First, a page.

Not much more, and often less, than a master's degree, at least when counted in cold cash. That's the conclusion of an unsigned article in The Economist
that takes a trans-Atlantic view of what it calls "the disposable academic."
"Many of those who embark on a PhD are the smartest in their class and will have been the best at everything they have done," the article perceptively notes. "They will have amassed awards and prizes. As this year's new crop of graduate students bounce into their research, few will be willing to accept that the system they are entering could be designed for the benefit of others, that even hard work and brilliance may well not be enough to succeed, and that they would be better off doing something else. They might use their research skills to look harder at the lot of the disposable academic. Someone should write a thesis about that."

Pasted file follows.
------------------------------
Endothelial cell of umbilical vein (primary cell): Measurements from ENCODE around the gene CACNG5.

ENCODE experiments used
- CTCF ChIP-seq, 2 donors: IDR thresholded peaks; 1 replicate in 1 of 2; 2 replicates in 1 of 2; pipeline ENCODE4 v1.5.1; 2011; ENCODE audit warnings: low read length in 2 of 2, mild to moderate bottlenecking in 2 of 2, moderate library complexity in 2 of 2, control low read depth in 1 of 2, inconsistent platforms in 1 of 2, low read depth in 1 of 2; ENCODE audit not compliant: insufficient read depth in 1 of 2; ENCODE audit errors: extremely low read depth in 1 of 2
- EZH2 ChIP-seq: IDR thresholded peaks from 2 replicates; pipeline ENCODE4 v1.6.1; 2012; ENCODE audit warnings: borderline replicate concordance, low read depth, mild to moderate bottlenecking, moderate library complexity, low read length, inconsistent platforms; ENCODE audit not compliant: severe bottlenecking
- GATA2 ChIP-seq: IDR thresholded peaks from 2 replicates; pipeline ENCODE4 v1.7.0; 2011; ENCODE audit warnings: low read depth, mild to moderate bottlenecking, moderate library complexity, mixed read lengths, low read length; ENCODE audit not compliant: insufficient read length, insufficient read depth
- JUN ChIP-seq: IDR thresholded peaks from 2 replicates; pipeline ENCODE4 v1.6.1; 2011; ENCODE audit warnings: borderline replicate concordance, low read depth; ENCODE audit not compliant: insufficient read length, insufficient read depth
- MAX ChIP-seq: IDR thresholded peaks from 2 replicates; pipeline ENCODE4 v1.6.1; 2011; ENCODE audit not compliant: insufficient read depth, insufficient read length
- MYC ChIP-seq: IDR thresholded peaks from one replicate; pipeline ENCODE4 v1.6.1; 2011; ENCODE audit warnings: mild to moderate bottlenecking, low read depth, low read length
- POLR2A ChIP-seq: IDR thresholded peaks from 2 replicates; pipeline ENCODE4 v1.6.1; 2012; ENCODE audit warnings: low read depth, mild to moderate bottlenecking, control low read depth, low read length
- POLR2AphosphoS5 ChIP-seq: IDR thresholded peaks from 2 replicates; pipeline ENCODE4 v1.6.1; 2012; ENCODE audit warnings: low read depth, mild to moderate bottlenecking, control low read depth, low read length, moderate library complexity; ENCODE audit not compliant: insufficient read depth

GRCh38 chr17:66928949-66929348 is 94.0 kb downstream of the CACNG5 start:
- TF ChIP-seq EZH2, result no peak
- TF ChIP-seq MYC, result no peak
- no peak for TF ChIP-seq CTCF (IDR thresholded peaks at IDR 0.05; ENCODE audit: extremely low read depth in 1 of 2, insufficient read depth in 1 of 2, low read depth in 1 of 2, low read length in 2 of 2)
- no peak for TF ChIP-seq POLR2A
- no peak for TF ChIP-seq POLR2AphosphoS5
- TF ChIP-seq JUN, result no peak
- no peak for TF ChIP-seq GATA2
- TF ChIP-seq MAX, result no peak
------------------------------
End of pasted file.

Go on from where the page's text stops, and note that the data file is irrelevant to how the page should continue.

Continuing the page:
These strong and insightful words from a "correspondent" who "slogged through a largely pointless PhD in theoretical ecology" appear as part of the magazine's "Christmas specials" package. Though some may see them as a journalistic lump of coal in the Yuletide stocking, they offer the heartfelt gifts of analysis and experience.